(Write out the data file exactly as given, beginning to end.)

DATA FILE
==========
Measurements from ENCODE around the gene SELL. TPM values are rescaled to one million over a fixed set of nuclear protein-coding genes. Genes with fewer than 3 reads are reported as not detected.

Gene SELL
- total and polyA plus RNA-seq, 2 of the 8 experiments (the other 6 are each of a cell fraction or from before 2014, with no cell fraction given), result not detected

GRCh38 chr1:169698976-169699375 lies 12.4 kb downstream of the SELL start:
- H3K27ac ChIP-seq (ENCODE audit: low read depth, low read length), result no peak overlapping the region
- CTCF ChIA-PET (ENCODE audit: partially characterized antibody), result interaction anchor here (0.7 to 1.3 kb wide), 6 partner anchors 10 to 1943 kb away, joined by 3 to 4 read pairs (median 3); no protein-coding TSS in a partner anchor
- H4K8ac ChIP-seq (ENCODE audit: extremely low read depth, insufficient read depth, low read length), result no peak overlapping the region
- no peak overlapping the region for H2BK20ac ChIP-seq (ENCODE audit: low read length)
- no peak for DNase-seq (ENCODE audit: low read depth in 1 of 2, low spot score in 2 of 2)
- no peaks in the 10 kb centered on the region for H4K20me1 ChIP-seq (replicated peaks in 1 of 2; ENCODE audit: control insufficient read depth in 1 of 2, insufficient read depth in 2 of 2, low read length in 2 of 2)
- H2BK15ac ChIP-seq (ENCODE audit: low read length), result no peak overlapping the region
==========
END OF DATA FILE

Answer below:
Measurements from ENCODE around the gene SELL. TPM values are rescaled to one million over a fixed set of nuclear protein-coding genes. Genes with fewer than 3 reads are reported as not detected.

Gene SELL
- total and polyA plus RNA-seq, 2 of the 8 experiments (the other 6 are each of a cell fraction or from before 2014, with no cell fraction given), result not detected

GRCh38 chr1:169698976-169699375 lies 12.4 kb downstream of the SELL start:
- H3K27ac ChIP-seq (ENCODE audit: low read depth, low read length), result no peak overlapping the region
- CTCF ChIA-PET (ENCODE audit: partially characterized antibody), result interaction anchor here (0.7 to 1.3 kb wide), 6 partner anchors 10 to 1943 kb away, joined by 3 to 4 read pairs (median 3); no protein-coding TSS in a partner anchor
- H4K8ac ChIP-seq (ENCODE audit: extremely low read depth, insufficient read depth, low read length), result no peak overlapping the region
- no peak overlapping the region for H2BK20ac ChIP-seq (ENCODE audit: low read length)
- no peak for DNase-seq (ENCODE audit: low read depth in 1 of 2, low spot score in 2 of 2)
- no peaks in the 10 kb centered on the region for H4K20me1 ChIP-seq (replicated peaks in 1 of 2; ENCODE audit: control insufficient read depth in 1 of 2, insufficient read depth in 2 of 2, low read length in 2 of 2)
- H2BK15ac ChIP-seq (ENCODE audit: low read length), result no peak overlapping the region